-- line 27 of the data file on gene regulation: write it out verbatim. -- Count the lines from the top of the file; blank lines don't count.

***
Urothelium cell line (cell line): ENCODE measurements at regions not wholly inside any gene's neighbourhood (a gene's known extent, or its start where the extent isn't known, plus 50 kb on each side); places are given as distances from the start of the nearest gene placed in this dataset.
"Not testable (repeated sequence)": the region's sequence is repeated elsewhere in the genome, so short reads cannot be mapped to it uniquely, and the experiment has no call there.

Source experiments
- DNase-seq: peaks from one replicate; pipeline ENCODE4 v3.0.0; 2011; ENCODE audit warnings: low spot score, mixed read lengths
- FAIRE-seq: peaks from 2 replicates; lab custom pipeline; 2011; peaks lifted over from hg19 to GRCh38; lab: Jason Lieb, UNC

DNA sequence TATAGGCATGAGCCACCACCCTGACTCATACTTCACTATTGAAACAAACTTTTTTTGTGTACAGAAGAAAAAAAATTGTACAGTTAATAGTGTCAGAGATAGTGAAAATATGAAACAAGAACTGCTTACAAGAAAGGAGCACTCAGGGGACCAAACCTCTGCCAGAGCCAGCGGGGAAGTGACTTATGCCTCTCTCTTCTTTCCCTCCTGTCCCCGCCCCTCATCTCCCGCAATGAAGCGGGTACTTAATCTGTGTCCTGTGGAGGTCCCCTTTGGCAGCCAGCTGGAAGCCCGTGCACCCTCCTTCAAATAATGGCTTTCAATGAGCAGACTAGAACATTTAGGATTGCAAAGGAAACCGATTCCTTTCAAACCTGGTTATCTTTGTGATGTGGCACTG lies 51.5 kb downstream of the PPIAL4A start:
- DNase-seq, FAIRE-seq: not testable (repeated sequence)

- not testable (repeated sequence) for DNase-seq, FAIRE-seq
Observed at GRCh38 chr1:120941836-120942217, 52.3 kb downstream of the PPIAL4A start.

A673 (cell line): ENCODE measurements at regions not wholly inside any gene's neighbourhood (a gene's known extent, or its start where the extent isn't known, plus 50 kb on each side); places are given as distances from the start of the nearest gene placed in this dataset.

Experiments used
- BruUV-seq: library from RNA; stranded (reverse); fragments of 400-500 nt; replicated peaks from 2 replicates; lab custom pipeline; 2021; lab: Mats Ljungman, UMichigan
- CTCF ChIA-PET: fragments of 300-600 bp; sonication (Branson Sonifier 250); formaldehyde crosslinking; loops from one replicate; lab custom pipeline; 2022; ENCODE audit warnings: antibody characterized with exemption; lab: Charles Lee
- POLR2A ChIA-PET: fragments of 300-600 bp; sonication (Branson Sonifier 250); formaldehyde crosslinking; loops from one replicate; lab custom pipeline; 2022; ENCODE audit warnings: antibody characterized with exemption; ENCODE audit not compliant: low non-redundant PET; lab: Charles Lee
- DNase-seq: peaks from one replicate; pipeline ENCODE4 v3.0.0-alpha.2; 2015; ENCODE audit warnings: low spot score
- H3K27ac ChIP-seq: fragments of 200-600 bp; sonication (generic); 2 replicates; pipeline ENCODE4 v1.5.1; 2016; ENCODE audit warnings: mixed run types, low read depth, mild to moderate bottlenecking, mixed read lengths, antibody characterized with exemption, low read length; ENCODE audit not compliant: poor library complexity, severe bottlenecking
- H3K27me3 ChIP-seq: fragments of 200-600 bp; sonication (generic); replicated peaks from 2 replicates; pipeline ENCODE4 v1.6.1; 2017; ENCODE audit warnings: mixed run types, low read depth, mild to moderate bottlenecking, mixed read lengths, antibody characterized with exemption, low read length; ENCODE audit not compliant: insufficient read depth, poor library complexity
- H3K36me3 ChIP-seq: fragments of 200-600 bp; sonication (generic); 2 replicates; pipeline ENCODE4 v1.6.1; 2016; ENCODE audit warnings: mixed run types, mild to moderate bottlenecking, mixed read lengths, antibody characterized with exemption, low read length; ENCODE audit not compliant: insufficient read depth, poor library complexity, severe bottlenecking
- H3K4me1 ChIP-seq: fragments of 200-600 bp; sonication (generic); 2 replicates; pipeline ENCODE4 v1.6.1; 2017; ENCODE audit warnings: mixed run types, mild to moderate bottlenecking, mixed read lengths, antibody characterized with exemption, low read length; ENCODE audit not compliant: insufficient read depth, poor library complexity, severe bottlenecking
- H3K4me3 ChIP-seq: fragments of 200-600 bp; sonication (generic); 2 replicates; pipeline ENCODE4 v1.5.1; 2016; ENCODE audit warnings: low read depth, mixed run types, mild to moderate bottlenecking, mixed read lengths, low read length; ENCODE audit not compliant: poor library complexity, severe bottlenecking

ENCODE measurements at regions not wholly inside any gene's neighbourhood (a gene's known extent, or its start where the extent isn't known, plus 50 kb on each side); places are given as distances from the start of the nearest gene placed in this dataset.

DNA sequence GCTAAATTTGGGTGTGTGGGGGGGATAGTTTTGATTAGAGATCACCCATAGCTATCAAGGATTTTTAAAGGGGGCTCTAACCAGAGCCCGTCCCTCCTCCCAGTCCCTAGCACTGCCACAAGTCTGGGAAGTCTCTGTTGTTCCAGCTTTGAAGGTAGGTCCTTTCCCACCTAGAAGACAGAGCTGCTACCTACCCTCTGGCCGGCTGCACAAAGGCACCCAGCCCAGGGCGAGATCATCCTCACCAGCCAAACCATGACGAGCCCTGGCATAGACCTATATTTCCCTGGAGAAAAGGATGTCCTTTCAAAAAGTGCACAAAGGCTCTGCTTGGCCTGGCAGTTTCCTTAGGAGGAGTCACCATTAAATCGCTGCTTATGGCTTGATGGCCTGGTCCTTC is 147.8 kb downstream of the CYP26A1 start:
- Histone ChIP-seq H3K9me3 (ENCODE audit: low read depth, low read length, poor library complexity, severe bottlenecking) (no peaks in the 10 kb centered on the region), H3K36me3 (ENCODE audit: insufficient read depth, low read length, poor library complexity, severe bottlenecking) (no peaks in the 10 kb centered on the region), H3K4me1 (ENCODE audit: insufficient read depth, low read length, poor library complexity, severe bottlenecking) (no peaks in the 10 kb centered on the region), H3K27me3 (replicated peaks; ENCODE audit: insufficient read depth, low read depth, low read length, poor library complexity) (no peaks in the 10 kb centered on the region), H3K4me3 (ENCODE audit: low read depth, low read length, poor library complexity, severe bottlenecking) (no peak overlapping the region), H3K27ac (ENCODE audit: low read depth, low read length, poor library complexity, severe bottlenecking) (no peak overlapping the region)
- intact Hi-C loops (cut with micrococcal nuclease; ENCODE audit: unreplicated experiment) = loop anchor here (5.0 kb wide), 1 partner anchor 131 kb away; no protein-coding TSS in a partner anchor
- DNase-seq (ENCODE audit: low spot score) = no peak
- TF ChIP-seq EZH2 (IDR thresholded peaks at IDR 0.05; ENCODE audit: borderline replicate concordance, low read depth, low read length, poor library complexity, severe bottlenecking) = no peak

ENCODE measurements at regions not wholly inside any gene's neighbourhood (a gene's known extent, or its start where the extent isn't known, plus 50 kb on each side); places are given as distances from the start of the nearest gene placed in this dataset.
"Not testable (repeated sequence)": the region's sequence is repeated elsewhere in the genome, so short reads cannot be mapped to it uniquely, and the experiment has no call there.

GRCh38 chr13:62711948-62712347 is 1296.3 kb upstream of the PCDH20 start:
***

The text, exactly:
ENCODE measurements at regions not wholly inside any gene's neighbourhood (a gene's known extent, or its start where the extent isn't known, plus 50 kb on each side); places are given as distances from the start of the nearest gene placed in this dataset.